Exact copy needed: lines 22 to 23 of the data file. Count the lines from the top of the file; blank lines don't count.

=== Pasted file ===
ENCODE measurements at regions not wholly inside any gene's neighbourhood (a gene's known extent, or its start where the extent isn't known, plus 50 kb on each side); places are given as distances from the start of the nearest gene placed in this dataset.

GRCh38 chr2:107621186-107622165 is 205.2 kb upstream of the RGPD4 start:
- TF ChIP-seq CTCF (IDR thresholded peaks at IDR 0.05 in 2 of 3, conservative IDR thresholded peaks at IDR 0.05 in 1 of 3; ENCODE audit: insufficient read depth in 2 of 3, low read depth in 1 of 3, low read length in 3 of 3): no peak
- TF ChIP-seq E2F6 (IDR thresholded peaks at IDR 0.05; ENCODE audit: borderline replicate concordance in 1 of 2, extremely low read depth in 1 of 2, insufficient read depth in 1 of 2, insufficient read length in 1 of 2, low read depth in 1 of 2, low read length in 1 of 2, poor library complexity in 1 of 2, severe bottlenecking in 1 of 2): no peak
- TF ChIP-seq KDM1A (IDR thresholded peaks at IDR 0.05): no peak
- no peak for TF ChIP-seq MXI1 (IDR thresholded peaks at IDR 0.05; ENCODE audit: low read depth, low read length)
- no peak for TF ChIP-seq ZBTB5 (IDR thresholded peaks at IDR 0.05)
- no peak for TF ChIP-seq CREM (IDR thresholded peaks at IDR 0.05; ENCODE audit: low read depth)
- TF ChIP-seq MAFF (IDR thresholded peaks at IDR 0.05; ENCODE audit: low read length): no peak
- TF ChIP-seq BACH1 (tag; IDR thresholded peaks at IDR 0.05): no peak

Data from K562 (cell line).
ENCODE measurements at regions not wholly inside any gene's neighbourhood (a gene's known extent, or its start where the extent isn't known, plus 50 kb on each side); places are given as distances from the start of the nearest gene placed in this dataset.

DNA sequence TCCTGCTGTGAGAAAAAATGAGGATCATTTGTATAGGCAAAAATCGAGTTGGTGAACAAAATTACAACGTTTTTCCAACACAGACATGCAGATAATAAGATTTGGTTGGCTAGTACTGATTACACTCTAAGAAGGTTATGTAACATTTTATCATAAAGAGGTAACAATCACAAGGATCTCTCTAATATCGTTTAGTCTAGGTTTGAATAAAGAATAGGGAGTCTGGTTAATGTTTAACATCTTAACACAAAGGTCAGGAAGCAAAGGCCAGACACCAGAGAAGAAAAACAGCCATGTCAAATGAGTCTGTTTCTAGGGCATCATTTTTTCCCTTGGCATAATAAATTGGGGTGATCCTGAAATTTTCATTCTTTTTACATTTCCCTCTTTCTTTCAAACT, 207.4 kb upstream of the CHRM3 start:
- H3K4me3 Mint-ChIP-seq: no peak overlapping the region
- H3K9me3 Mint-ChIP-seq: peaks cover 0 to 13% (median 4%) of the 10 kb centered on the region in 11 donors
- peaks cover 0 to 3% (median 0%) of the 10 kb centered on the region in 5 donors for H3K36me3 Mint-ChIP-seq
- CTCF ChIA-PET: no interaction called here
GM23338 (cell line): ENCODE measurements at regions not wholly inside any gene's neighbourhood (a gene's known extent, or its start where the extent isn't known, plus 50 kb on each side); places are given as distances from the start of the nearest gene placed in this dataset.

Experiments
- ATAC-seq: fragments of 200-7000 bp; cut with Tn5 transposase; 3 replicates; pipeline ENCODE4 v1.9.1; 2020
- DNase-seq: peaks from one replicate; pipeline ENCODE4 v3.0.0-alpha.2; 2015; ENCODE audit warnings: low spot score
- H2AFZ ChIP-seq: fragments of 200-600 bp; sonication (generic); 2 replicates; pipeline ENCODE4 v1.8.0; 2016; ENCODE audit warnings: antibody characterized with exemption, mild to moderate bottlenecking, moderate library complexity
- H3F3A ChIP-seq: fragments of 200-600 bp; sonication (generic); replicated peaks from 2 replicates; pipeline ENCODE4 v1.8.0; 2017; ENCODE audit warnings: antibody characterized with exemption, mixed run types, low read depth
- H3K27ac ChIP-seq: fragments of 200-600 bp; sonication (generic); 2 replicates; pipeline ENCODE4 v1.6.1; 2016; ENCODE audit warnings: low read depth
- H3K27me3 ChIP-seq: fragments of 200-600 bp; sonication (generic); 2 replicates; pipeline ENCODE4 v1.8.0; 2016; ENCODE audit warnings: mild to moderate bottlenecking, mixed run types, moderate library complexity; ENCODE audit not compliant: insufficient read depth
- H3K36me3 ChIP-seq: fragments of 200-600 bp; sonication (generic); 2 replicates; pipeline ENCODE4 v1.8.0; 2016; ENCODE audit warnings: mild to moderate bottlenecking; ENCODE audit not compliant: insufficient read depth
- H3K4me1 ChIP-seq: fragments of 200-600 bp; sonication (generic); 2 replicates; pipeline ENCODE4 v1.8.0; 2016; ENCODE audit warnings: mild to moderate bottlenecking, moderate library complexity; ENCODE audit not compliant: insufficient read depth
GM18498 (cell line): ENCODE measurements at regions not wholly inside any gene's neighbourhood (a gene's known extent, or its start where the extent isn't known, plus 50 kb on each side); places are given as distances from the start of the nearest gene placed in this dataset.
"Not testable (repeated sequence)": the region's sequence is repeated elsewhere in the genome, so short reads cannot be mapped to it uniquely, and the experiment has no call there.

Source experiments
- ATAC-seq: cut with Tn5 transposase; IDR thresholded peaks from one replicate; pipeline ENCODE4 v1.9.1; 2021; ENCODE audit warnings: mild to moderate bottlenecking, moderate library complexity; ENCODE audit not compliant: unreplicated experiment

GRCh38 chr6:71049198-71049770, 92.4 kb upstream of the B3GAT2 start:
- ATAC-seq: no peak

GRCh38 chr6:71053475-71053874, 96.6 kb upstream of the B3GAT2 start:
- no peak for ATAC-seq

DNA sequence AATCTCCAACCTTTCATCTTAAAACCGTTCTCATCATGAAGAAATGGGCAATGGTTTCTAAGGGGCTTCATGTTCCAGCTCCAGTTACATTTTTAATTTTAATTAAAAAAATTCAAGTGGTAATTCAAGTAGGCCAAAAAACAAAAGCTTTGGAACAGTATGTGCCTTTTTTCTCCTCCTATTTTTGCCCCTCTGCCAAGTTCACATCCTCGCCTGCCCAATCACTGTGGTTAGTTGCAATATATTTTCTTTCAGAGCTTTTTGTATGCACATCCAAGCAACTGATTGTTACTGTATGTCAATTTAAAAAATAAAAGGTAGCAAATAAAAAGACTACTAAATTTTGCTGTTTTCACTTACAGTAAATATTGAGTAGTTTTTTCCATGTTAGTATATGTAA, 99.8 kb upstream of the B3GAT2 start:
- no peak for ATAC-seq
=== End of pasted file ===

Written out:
- H2AFZ ChIP-seq: fragments of 200-600 bp; sonication (generic); 2 replicates; pipeline ENCODE4 v1.8.0; 2016; ENCODE audit warnings: antibody characterized with exemption, mild to moderate bottlenecking, moderate library complexity
- H3F3A ChIP-seq: fragments of 200-600 bp; sonication (generic); replicated peaks from 2 replicates; pipeline ENCODE4 v1.8.0; 2017; ENCODE audit warnings: antibody characterized with exemption, mixed run types, low read depth